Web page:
Light (novel)

From Wikipedia, the free encyclopedia
Jump to: navigation, search
Light
LightHarrison.jpg
First UK edition
Author M. John Harrison
Cover artist Chris Moore
Country United Kingdom
Language English
Publisher Gollancz
Publication date
31 October 2002
Media type Print (Hardback and Paperback)
Pages 320
ISBN 0-575-07026-9
OCLC 53391657
Followed by Nova Swing

Light is a science fiction novel by M. John Harrison published in 2002. It received the James Tiptree, Jr. Award[1] and a BSFA nomination[2] in 2002, and was shortlisted for the Arthur C. Clarke Award in 2003.[3]

Overview[edit]

The book centres on the lives of three individuals — the physicist (and serial killer) Michael Kearney, on the verge of a breakthrough in theoretical physics sometime in 1999; Seria Mau Genlicher, the cybernetically-altered female pilot of a "K-ship", and the ex-space pilot and adventurer Ed Chianese. Seria Mau and Ed's stories take place in the year 2400 AD.

The lives of these three individuals are linked in many ways, though most tangibly by the presence of a mysterious creature called The Shrander, who appears in many guises to all three characters throughout the novel (with anagrammatic names of Sandra Shen and Dr. Haends). They are also linked by the Kefahuchi Tract, a space-time anomaly described as "a singularity without an event horizon", an object of awe and wonder that has been the ruin of many civilisations attempting to decode its mysteries.

The Shrander takes many forms, most often with the body of an old woman in a maroon wool coat, with a horse's skull for a head which may be similar to its original form. Harrison appears to have taken his inspiration for this strange entity from the legend of the Mari Lwyd, a creature with a horse's skull for a head, bedecked in ribbons, that features in the ancient folklore of Gwent and Glamorgan.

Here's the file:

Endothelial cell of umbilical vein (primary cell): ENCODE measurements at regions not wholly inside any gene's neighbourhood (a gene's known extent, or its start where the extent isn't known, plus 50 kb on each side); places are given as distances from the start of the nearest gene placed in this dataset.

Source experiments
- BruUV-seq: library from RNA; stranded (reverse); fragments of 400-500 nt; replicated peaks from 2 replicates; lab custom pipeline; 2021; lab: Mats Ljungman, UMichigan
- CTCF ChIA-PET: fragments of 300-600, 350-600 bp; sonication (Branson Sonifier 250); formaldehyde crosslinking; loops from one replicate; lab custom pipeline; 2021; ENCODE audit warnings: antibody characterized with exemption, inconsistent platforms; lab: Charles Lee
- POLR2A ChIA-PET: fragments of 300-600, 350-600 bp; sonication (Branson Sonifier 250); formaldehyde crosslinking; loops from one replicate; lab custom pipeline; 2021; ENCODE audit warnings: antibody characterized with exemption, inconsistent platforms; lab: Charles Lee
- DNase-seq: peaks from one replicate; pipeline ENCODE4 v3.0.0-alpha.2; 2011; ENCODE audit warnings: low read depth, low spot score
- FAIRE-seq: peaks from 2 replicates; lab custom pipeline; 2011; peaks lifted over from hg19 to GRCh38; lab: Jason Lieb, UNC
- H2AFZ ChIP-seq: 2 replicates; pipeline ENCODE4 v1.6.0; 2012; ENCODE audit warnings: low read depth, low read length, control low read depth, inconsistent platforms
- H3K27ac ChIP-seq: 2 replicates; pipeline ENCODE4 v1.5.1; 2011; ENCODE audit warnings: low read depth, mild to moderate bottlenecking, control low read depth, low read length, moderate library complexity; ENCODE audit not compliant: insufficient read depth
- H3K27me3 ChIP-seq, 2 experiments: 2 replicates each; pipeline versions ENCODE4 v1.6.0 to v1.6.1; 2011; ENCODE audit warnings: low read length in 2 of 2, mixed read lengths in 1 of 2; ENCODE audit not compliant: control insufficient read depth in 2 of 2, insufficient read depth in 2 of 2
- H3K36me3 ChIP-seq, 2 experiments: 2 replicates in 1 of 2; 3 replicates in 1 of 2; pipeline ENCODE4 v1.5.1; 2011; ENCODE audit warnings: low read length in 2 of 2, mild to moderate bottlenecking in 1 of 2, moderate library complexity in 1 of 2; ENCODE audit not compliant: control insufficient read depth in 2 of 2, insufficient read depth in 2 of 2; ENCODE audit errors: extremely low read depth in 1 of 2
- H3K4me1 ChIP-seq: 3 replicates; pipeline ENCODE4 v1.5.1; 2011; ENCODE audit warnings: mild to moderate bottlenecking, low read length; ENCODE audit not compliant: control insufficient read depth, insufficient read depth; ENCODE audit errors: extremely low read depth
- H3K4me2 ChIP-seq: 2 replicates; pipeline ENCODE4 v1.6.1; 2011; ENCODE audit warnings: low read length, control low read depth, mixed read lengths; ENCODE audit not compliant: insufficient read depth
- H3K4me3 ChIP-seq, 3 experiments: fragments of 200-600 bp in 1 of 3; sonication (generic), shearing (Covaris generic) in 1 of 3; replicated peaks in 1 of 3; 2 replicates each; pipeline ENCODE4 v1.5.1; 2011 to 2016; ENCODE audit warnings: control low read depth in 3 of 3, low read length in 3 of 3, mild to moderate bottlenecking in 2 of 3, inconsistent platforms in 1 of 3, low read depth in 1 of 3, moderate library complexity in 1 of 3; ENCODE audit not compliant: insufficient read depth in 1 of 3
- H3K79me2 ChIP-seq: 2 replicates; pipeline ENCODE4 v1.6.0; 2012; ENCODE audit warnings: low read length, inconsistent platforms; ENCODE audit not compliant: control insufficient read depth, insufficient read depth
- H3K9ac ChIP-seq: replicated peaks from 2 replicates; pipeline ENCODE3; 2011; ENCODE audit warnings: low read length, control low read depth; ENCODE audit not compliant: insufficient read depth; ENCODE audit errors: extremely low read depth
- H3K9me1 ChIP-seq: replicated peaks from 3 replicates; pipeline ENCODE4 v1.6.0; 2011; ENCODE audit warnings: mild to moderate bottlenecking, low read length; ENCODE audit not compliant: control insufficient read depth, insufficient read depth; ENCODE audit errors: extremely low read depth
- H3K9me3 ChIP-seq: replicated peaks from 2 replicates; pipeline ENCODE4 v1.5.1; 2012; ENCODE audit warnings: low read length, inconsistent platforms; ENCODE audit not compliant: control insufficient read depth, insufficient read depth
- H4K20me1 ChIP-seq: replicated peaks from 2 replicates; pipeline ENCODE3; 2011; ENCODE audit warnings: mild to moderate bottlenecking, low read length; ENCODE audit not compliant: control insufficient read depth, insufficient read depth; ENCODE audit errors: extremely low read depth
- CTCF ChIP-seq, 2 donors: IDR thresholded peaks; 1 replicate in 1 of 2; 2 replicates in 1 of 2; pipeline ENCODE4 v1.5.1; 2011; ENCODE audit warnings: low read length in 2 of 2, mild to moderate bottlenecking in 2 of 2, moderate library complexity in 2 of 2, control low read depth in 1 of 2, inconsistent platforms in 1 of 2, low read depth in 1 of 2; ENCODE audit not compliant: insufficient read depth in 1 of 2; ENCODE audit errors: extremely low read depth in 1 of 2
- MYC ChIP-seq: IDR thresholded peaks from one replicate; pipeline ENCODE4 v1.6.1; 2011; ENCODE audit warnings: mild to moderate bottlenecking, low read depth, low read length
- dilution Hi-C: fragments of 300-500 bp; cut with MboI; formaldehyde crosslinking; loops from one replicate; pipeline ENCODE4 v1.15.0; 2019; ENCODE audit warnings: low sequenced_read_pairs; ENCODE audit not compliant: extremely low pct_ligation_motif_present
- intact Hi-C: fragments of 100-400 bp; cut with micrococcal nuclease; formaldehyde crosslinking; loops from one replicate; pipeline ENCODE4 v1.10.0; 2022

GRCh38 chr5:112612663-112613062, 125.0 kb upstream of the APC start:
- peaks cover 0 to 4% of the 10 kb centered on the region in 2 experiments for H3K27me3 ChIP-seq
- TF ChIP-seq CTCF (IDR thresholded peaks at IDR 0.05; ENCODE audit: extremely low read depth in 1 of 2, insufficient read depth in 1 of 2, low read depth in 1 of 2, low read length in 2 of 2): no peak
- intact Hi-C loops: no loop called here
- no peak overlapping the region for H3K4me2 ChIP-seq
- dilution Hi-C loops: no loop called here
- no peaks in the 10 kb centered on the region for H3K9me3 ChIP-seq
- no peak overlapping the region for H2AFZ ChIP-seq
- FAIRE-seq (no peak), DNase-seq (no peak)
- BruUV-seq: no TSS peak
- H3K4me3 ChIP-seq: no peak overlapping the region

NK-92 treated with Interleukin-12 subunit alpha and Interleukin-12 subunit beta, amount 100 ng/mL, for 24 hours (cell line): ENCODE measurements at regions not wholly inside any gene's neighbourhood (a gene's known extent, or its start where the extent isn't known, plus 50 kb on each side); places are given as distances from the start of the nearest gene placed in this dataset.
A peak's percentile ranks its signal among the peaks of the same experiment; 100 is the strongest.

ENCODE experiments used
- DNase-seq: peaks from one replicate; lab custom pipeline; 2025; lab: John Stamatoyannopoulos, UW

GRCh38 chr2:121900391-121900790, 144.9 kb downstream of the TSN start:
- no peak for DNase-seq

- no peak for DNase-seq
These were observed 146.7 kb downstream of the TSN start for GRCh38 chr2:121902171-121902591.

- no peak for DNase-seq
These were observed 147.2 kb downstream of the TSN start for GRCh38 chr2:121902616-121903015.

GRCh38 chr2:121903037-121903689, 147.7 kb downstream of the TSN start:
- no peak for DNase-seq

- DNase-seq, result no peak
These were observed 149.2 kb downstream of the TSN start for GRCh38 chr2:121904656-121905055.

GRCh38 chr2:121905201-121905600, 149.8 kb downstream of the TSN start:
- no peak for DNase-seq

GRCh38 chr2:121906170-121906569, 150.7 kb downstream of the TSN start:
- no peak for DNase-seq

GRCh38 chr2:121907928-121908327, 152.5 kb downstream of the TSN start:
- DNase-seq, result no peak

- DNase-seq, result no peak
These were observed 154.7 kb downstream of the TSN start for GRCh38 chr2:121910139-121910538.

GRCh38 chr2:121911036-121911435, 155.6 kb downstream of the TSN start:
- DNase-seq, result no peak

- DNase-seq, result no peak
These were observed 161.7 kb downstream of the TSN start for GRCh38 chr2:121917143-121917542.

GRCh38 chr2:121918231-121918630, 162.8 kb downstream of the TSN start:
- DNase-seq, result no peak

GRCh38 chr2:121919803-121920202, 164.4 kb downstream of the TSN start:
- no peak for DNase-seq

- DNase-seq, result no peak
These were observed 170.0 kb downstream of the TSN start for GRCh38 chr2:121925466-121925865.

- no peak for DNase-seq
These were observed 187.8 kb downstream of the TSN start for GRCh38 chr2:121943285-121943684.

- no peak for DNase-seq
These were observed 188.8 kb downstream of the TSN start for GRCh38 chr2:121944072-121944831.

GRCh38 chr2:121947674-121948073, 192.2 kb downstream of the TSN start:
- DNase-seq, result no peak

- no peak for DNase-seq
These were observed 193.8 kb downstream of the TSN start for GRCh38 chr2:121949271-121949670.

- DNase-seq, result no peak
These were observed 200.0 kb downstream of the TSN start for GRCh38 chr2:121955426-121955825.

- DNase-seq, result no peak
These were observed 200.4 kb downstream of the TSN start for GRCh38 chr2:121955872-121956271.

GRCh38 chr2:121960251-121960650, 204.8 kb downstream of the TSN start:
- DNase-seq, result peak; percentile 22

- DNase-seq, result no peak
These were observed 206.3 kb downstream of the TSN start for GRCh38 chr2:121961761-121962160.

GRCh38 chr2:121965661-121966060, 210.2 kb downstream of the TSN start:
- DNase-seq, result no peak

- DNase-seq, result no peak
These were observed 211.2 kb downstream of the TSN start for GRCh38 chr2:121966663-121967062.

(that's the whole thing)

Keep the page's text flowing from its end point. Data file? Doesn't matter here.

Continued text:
Elements of Light originally surfaced in Harrison's short fiction, particularly the stories "The Horse of Iron and How We Can Know It" and "The Incalling". The former contains prototypes of the Shrander and Kearney characters, whilst the latter deals with the Sprakes, a clan of dubious urban magicians. Both stories are available in the collected volume of Harrison's short fiction, Things That Never Happen.

Characters[edit]

Michael Kearney Strand (1999 AD)[edit]

Michael Kearney: 40-year old physicist and serial killer. Plagued by hallucinations of - or visitations from - a mysterious entity he calls "The Shrander".

Brian Tate: Kearney's research partner, whose dedication to his research into the physics of "decoherence free space" is eroding his marriage and, possibly, his sanity. Kearney and Tate's research ultimately paves the way for humanity to explore space.

Anna Kearney: Kearney's ex-wife, a psychologically brittle, (though eternally optimistic) woman of 40. When the novel begins, she is in a relationship, but the impromptu arrival of her ex-husband destroys this, and she and Michael begin their relationship again.

Valentine Sprake: A street drunk who first meets Kearney on an overground train, and guesses his terrible secret. The two become partners in magic and crime; it is hinted that Sprake has prophetic abilities, and his sister describes him as "one of the five most powerful magicians in London", a claim which Kearney mocks.

Seria Mau Strand (2400 AD)[edit]

Seria Mau Genlicher: Seria Mau signed up to Earth Military Contracts at the age of 13, whereupon she was cybernetically fused to her K-ship, the White Cat. She subsequently went rogue and became a freelance assassin. Though she is in control of a ship of devastating capabilities, Seria Mau has not matured emotionally, and is prone to fits of murderous rage, lust and caprice.

Uncle Zip: A "tailor" (gene manipulator) based on the planet Motel Splendido, who deals in dubious merchandise. It is he who tells Seria Mau where she might find the space pilot Billy Anker.

Mona the Clone: A vain, empty-headed young woman who boards the White Cat with a team of salvagers. When they are killed, Seria Mau takes pity on her and allows her to live on board, though their relationship is fraught. It is heavily implied that "Mona" is one of the most common and fashionable "looks" for women in the galaxy, and the novel is filled with numerous versions of her.

Billy Anker: A decrepit "entradista" whom Seria Mau meets, rescues, and later murders. A daredevil pilot in his youth, he is a clone of Uncle Zip.

Ed Chianese Strand (2400 AD)[edit]

Ed Chianese: A thrill-seeker, adventurer and "twink" (Virtual Reality addict) who finds work as a futurist at a circus run by Sandra Shen.

Evie and Bella Cray: The Cray Sisters are notorious gangsters, to whom Ed owes money. Their hunt for him wrenches Ed from his various addictions and towards his true destiny.

Tig Vesicle: A "new man", one of a curious race of aliens who invaded Earth centuries ago. He and his wife Neena hide Ed when he is on the run.